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Sitting in a Dark Church Late at Night

"When you really look for me, you will see me instantly - you will find me in the tiniest house of time"

- Kabir

One of my favorite childhood memories is sitting in a dark church, late at night, with my dad.

The spiritual community I grew up in had a rich tradition of contemplative services and seasonal devotions. During these seasonal periods of renewal that typically lasted from one to three days, parishioners were invited to deepen their spiritual practice and reflection. In order to help people achieve this, the church was left open 24 hours a day. Folks were invited to simply drop by the church during a time when they might not ordinarily go such as early in the morning before work, perhaps for a few minutes during lunchtime, or maybe late after work or even in the middle of the night. We were encouraged to see these visits more like an impromptu visit to a peaceful, nourishing friend rather than a dutiful task. It was a wonderful opportunity to weave a sense of being at peace and quietness throughout more of the fabric of ordinary life. The emphasis of these visits was not on how long they lasted, but rather on just sitting quietly and being present.

For me, the fall season has always particularly encouraged reflection. The long afternoon shadows and early sunsets, the damp, fragrant leaves on the ground and the noticeably cooler air on the skin are primal invitations to "go-inside" in every way.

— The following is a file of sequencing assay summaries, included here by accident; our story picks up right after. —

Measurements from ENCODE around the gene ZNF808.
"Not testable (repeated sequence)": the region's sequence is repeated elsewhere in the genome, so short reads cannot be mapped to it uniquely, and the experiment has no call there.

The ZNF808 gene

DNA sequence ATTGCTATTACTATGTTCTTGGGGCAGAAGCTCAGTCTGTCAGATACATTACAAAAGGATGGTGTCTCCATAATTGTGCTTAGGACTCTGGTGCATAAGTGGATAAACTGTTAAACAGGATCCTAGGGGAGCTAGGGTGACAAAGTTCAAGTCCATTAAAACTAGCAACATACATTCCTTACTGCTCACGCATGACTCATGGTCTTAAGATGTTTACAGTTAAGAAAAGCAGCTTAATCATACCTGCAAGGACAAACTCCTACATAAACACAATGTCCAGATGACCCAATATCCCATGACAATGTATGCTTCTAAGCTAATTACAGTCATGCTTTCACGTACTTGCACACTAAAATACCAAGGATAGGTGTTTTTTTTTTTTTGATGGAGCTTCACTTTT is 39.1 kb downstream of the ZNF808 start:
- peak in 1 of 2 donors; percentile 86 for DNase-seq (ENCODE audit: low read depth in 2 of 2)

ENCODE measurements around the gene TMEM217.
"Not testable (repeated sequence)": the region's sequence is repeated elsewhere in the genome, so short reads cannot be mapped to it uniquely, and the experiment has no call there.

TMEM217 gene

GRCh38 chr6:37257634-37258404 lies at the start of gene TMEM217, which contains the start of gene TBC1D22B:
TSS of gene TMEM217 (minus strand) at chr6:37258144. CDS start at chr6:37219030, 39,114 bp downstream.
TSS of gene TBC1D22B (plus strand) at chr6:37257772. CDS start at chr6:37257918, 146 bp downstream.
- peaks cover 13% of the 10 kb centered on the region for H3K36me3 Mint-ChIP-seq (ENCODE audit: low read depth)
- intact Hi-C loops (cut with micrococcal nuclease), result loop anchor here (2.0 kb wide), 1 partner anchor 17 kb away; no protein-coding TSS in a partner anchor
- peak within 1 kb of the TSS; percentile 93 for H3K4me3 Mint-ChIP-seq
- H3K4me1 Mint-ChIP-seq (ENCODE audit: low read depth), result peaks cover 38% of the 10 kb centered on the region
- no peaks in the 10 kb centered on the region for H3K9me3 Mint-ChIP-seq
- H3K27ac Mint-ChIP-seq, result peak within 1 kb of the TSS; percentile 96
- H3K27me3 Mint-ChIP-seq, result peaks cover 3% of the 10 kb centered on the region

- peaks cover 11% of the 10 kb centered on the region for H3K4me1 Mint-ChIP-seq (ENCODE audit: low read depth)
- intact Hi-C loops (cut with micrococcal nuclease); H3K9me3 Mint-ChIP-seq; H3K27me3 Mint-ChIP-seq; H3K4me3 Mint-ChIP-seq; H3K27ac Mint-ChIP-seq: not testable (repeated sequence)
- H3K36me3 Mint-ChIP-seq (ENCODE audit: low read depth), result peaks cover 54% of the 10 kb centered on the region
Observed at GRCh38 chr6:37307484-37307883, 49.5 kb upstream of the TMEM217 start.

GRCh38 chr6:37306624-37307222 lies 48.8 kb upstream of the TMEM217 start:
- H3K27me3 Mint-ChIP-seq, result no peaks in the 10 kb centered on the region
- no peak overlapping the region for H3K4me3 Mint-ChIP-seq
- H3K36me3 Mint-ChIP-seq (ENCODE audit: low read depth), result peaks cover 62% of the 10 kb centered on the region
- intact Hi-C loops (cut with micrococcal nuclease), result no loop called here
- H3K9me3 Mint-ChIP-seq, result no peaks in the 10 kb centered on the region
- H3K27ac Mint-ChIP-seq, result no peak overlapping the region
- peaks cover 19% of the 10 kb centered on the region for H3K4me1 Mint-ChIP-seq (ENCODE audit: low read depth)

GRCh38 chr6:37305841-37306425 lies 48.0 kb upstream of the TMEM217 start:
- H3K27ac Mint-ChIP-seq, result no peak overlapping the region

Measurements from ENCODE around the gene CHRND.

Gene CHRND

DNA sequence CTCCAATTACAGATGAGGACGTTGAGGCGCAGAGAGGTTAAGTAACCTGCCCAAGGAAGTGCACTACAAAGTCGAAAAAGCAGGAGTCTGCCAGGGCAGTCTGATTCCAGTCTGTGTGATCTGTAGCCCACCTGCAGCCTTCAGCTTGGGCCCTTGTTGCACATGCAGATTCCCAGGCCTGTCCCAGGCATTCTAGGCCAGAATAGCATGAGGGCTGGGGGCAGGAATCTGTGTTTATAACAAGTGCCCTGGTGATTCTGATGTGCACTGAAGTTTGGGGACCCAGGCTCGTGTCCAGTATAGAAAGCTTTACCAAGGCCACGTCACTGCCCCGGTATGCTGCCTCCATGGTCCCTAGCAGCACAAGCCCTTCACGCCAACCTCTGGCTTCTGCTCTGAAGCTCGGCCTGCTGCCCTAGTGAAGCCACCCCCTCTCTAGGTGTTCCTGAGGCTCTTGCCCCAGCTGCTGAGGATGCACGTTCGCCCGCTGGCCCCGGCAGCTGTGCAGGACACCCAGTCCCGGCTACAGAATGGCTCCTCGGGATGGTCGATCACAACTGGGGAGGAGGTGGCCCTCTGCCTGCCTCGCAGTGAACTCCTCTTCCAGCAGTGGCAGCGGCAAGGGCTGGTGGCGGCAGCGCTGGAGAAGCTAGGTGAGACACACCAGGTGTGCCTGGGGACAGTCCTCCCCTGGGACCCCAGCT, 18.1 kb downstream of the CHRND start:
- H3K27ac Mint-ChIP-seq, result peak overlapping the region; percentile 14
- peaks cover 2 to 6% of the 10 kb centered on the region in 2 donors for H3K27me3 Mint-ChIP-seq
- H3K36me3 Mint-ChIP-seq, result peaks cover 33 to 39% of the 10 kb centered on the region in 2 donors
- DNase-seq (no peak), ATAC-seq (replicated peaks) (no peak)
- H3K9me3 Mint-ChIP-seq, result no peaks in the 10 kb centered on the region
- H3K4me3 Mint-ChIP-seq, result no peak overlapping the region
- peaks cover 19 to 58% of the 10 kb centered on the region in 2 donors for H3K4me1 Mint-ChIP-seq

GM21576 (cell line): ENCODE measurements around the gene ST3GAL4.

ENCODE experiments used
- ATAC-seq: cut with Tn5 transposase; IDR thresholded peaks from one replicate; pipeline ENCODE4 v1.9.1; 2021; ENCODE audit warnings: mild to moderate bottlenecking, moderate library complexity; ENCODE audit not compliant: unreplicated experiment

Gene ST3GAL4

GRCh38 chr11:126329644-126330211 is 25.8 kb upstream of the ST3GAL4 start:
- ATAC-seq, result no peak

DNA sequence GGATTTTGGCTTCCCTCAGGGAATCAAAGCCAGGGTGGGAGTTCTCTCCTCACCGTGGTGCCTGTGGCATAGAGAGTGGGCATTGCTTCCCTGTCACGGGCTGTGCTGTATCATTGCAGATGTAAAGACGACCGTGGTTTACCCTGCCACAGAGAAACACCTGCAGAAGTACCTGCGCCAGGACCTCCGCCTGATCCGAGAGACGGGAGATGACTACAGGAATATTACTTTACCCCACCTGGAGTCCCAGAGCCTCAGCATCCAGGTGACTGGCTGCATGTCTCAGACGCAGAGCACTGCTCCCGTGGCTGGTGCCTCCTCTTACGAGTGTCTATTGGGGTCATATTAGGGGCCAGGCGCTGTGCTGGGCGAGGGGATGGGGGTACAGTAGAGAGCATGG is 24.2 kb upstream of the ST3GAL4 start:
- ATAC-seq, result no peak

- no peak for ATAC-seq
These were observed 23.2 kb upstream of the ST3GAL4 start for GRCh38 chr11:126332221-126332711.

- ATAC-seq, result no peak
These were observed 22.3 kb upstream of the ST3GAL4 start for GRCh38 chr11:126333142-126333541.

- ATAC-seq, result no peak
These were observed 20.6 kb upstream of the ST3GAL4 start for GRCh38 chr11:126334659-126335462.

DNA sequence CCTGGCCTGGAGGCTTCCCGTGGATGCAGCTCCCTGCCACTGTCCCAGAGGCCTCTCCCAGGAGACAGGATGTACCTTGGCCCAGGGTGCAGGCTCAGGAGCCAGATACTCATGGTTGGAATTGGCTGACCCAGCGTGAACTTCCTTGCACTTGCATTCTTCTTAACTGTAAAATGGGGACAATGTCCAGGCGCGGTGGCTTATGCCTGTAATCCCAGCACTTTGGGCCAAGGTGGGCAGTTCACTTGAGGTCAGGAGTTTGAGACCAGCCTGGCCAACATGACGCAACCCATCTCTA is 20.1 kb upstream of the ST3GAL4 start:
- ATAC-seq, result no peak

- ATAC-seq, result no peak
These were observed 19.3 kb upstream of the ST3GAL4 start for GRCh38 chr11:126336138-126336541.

During fall devotions, my dad would sometimes take me to church with him after his 3 to 11pm shift at the mill. Since it was almost midnight, we were often the only ones there as we slipped side by side onto the smooth, cool wooden benches. The surrounding stained-glass windows that told brightly illuminated stories by day were now -- in their muted night tones -- inviting all attention to stay within. I remember us just sitting in the soft light of dozens of colored devotional candles that radiated from the altar. Sometimes I said "word" prayers, but more often I simply enjoyed how peaceful and safe it felt to just be there.

There we were in the darkened church -- somewhere deep inside of seasonal time, sitting together moment to moment outside of clock-time. It seemed a little amazing to have this wonder-ful experience whose positive value could never be measured by its efficiency or outward productivity. But the unspoken value was always certain, and I could sense it in softening of my mind and the opening of my heart.

I am grateful for those experiences that -- so early in my life -- introduced me to the way of silence and taught me the value of meditative sitting and being present. And now, when life starts feeling too hectic, I draw comfort from a contemplative practice that resonates with a sense of those peaceful fall nights long ago. At it's best, mindful, contemplative living provides a break from a world that relentlessly runs according to the gospel of clock-time. The meditative way always reminds me that what is most precious in life can never be measured by a clock. ©

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